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New £1 Coin to Counteract Counterfeiters

New £1 Coin to Counteract Counterfeiters

In 2017, a new £1 coin is going to be introduced by the Royal Mint that will include the same counterfeiting-proof technology that British banknotes contain.

The current pound coin has been around since 1983, and was brought in to phase out the £1 banknote. It is one of the oldest coins still in circulation, but because it has been around so long, it has become vulnerable to counterfeiting. Out of the one-and-a-half billion coins estimated to be in circulation right now, 45 million are thought to be forgeries, even though around two million are removed every year.

The new £1 will be able the same size as the current one, but will be based on the design of the old threepence, or threepenny bit, a distinctive 12-sided coin that was in circulation until decimalisation in 1971 and was one of the first coins to feature the Queen’s portrait.

Possibly the most important feature of the new coin will be the Integrated Secure Identification System, or iSIS, that won the Wales Innovation Award 2013 for the Royal Mint.

“iSIS is technology that has been available in bank notes for 20 years, but now we can actually use it in a coin,” explained the Royal Mint’s Coin Circulation Director Andrew Mills. He said it had been difficult to integrate the technology into coins before now because of them being made of metal, but they had now figured out how it was possible. He added the technology inside the coin wouldn’t wear as the coin ages and would provide it with the same multi-levels of security as a banknote.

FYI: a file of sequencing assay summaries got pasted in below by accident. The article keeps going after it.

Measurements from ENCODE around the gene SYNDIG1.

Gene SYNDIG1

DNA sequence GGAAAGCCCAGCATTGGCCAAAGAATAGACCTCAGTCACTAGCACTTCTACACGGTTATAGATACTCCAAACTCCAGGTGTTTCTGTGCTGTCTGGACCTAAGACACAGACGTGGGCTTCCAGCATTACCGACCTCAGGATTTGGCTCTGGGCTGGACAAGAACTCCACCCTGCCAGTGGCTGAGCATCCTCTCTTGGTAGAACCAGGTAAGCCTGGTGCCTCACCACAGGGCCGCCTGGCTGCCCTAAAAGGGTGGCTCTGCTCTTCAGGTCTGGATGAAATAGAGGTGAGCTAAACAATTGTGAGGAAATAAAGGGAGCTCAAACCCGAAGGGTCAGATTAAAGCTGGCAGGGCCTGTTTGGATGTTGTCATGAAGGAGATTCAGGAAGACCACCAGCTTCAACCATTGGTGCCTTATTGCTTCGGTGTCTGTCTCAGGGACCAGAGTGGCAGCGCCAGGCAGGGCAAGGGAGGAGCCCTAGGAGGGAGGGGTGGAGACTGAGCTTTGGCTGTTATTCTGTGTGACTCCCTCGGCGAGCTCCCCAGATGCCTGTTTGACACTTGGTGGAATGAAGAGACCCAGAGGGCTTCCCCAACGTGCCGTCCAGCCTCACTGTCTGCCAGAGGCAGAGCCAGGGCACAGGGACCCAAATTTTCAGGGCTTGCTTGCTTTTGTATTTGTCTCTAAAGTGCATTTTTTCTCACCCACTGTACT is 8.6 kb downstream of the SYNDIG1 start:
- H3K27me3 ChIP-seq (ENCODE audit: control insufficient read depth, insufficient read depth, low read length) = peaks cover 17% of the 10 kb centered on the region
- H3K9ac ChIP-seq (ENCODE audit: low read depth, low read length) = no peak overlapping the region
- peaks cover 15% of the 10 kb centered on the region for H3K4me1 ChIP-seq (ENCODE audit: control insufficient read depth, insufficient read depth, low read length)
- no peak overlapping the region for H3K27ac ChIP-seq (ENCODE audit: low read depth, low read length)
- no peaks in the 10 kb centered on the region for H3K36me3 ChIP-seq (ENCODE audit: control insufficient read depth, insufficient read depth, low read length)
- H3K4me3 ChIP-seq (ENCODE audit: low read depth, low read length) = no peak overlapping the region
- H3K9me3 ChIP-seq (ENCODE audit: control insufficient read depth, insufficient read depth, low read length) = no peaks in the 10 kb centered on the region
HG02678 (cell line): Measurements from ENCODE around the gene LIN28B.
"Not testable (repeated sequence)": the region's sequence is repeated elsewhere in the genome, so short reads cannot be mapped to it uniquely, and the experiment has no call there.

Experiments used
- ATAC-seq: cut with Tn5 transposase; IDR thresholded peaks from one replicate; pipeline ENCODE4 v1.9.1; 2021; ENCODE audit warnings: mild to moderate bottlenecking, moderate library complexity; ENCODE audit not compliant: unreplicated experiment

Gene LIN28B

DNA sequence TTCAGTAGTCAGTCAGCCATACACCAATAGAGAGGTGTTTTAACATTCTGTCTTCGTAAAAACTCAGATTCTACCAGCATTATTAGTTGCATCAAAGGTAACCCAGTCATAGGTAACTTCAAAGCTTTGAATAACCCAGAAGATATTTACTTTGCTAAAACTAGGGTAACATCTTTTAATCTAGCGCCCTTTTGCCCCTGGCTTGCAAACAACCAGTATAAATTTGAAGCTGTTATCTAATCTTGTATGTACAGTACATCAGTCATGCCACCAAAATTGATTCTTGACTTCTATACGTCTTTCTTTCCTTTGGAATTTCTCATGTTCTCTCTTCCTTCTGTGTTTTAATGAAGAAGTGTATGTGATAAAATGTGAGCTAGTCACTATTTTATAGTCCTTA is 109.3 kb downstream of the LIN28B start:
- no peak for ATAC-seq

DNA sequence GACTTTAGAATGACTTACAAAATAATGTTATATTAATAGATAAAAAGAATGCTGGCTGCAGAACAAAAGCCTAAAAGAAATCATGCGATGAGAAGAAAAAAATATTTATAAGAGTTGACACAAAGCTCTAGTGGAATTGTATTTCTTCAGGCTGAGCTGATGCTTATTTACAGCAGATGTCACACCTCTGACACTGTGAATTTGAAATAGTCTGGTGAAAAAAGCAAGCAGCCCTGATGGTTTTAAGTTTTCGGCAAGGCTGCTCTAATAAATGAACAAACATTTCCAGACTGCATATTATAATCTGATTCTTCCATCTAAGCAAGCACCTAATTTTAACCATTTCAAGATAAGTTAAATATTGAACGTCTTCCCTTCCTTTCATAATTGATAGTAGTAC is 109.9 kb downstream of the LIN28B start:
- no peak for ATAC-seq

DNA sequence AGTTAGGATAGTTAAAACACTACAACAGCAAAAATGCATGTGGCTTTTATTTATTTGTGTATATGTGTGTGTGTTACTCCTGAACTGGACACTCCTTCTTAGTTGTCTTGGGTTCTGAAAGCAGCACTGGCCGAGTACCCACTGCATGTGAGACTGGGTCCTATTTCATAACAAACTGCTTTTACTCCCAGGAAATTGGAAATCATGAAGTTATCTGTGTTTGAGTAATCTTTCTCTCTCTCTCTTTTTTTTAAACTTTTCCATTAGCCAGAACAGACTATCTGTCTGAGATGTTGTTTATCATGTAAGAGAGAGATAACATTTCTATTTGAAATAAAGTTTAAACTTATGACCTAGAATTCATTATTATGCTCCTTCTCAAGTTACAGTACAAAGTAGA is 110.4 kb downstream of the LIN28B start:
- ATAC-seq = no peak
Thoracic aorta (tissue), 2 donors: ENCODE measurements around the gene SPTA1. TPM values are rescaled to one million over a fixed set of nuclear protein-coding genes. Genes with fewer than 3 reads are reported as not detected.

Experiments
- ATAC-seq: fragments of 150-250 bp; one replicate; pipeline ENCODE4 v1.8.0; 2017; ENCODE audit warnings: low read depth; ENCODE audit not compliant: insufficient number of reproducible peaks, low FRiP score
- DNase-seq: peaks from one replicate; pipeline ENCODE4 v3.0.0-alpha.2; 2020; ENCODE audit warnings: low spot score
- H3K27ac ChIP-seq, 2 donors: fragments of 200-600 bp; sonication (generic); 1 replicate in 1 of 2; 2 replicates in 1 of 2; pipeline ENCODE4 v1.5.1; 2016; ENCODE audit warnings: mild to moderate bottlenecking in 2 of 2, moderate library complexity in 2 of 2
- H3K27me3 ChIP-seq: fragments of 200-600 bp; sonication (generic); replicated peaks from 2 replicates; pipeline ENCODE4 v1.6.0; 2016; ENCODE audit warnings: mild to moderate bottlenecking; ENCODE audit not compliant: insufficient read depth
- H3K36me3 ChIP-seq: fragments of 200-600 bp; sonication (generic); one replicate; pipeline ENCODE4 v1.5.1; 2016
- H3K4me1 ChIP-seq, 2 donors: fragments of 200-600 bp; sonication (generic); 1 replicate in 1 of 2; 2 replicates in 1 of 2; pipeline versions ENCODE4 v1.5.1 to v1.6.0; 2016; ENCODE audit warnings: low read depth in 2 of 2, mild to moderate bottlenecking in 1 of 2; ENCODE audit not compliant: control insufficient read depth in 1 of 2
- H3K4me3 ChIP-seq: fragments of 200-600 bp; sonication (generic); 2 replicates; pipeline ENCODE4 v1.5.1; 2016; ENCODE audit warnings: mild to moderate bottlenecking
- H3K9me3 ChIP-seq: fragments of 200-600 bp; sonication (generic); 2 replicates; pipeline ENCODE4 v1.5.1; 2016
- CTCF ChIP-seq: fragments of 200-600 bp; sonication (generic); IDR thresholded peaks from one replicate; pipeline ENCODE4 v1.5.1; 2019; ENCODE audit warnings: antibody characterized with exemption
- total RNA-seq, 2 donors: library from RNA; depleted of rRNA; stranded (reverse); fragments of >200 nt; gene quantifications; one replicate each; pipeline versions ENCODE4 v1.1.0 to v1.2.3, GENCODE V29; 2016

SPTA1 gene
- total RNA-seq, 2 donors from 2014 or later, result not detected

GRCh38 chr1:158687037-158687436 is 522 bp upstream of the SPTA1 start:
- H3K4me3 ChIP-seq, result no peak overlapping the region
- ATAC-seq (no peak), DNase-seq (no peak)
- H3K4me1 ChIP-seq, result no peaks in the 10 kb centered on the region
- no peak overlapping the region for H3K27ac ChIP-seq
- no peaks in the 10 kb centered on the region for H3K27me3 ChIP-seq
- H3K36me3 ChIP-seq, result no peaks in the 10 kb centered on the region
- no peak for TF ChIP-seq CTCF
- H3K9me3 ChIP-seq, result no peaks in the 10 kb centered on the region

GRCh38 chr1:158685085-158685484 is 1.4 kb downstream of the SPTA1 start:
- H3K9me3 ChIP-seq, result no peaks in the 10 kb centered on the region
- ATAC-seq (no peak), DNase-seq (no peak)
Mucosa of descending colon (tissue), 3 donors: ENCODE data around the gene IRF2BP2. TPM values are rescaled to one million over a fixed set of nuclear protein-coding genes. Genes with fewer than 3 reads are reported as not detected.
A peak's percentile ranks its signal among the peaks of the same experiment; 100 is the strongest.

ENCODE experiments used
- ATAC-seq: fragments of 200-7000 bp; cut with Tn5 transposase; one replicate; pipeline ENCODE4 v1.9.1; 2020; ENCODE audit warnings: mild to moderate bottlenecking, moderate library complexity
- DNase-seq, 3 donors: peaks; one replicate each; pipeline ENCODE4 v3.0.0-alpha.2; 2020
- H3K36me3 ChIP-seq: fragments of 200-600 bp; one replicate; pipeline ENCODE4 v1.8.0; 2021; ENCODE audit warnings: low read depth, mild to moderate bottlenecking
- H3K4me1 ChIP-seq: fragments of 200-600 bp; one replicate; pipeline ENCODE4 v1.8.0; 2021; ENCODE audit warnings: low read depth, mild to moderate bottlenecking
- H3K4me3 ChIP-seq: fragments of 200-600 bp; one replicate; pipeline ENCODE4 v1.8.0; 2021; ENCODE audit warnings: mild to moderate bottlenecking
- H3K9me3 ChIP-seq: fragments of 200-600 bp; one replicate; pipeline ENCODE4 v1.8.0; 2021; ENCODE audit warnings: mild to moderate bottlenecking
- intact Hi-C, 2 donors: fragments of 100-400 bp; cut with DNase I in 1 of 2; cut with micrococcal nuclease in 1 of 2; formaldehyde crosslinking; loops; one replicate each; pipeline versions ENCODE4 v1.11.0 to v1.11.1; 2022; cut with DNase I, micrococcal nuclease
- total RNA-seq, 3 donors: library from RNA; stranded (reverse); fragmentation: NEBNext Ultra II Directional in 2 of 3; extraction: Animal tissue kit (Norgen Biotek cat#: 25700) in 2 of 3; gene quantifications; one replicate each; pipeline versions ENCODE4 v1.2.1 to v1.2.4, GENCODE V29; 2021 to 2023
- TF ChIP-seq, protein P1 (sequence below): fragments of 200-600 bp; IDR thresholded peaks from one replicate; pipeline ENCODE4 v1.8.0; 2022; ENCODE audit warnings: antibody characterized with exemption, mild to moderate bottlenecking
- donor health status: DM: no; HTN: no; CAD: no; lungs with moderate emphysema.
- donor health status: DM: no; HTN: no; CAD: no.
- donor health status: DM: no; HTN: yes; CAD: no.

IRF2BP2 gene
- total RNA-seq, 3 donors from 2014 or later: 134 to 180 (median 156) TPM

Image source: The Royal Mint official website

The announcement of a new one pound coin was made by George Osborne in his annual budget talk on 19 March. “One in 30 pound coins is counterfeit,” he said in the speech, “and that costs businesses and the taxpayers millions each year.” He explained that the coin with take three years to produce and will “blend the security features of the future with inspiration from our past… A more resilient pound for a more resilient economy.”

As on all legal tender in the UK, one side of the new coin will feature the Queen’s head, but an image for the reverse side – the “tails” – has yet to be determined, so the Treasury has announced that a public competition will decide what that side of the new coin will feature.

The Royal Mint has said the coin will be made so that it can fit in existing mechanisms though changes are going to have to be made to vending machines and supermarket shopping trolleys, as well as lockers at leisure centres, swimming pools and gyms.

A Treasury spokesperson said that with technology advancements making forging coins of higher value easier, it is time to put themselves ahead of the counterfeiters by using cutting edge technology. “After 30 years’ loyal service,” the spokesperson said, “the time is right to retire the current one pound coin and replace it with the most secure coin in the world.”

 

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